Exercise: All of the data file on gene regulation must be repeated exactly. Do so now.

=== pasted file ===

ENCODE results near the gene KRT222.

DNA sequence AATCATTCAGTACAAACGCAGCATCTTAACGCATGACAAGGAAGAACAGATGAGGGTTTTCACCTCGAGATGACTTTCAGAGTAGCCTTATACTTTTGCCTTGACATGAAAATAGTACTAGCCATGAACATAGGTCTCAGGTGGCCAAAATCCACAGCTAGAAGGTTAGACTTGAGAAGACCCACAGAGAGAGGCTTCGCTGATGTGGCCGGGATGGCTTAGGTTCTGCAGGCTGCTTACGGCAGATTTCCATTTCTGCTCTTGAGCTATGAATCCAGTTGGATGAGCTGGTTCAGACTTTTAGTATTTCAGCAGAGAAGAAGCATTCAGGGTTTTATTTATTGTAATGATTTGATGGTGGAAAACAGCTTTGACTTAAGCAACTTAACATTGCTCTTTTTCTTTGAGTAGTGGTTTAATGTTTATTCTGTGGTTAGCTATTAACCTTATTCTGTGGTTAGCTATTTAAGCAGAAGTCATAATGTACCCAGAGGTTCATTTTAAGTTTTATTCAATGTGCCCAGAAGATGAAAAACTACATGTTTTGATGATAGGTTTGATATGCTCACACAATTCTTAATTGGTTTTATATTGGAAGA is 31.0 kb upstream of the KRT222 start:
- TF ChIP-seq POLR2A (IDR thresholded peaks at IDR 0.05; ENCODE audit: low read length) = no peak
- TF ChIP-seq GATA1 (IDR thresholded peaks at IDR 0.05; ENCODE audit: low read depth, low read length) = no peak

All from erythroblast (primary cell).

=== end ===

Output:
ENCODE results near the gene KRT222.

DNA sequence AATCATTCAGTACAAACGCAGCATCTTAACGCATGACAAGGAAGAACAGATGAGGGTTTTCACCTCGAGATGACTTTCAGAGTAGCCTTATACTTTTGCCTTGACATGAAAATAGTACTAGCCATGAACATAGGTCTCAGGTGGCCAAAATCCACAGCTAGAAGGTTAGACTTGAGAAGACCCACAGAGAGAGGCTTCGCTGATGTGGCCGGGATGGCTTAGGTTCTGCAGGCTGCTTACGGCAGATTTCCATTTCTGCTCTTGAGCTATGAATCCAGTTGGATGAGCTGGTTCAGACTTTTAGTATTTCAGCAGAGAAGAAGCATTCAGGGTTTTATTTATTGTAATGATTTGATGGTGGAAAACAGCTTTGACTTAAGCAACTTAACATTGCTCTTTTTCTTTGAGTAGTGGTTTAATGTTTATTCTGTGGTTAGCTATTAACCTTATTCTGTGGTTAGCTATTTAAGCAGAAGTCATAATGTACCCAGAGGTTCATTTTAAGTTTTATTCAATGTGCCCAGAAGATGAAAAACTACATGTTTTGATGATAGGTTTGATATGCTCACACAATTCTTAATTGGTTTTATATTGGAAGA is 31.0 kb upstream of the KRT222 start:
- TF ChIP-seq POLR2A (IDR thresholded peaks at IDR 0.05; ENCODE audit: low read length) = no peak
- TF ChIP-seq GATA1 (IDR thresholded peaks at IDR 0.05; ENCODE audit: low read depth, low read length) = no peak

All from erythroblast (primary cell).